Self-employed face pensions shortfall of £115,300

A 25 year old on average earnings who becomes self-employed after 10 years, and maintains personal contributions into their pension at 5%, risks having a pension fund shortfall of £115,300 (39%) compared to if they had stayed in a workplace pension , according to new research by Aegon.

The shortfall stems from the fact that the self-employed do not benefit from an employer contributing towards their pension pot, As of April 2019, the minimum employer contribution level under auto-enrolment is 3%, however many will pay more than this or even match personal contributions.

Aegon pensions director Steven Cameron said: “Auto-enrolment has been a big step in the right direction for many employees to kick start their pension savings, but the self-employed who don’t benefit from this find themselves lagging behind. The latest data from HMRC shows the self-employed receive only 1.5% of the overall pensions tax relief granted by the government which is concerning considering they make up around 15% of the UK’s labour market.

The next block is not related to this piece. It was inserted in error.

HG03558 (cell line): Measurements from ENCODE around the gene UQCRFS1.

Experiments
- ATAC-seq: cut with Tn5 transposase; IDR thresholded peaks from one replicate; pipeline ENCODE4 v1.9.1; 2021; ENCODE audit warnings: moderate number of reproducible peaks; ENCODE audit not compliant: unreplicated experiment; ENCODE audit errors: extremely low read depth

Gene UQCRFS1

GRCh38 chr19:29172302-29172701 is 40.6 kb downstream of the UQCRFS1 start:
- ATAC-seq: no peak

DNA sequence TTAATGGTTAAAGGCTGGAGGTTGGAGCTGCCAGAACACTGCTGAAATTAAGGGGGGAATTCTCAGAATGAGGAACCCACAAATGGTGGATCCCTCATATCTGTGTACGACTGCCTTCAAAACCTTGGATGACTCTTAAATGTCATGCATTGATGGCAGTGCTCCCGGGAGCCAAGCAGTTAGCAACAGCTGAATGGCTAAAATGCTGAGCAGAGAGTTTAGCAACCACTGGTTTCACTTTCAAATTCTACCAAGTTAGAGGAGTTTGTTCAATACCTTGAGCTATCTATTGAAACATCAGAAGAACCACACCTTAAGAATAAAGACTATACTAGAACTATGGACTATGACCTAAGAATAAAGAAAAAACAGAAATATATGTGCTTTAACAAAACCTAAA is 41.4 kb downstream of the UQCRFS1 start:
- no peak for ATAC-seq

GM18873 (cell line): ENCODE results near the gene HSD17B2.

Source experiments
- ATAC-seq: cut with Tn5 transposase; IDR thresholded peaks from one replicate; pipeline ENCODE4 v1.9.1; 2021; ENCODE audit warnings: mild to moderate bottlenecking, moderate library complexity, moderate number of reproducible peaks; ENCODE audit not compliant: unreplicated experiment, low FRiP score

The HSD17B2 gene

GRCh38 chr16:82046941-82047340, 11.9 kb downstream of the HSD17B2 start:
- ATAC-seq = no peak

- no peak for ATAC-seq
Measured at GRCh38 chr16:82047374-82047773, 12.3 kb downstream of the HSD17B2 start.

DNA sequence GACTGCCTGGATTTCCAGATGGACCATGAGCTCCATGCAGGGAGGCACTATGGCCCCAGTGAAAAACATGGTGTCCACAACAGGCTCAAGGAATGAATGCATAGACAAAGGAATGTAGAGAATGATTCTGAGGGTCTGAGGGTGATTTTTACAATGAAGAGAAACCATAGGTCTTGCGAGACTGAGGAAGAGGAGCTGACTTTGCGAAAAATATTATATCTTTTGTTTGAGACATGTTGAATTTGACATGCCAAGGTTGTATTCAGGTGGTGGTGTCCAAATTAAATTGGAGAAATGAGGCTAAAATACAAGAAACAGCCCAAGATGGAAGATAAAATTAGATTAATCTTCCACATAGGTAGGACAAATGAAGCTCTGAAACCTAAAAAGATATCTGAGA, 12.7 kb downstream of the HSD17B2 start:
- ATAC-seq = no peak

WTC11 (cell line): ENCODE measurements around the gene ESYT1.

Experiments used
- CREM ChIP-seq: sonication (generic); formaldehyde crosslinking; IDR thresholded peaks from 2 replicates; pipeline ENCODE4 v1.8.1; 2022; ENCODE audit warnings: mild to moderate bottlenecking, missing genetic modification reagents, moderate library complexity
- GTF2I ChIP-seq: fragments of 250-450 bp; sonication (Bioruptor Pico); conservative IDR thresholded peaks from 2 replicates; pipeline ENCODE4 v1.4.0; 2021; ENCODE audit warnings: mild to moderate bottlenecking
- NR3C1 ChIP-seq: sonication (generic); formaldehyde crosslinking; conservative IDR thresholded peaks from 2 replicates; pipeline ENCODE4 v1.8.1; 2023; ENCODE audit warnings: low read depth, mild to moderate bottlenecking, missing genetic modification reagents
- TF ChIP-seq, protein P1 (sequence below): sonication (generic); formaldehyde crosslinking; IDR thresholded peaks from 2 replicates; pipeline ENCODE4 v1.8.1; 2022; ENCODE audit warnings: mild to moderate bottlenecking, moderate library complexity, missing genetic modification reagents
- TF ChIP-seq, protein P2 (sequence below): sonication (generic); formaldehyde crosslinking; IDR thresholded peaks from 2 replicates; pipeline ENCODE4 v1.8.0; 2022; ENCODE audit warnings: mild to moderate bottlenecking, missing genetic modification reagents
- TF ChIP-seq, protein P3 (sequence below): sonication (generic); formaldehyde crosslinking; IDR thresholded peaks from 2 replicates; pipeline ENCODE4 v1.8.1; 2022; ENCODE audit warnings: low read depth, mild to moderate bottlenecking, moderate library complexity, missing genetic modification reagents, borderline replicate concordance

“Saving for retirement is often very difficult for the self-employed as many have highly variable earnings and often face foregoing income to invest in growing their business. However, where they can, individuals should look to not just maintain personal contributions at 5% but increase them as soon as their employer contributions are lost. Leaving this until later on in life will make it considerably harder to catch up and bridge the gap with employees.”

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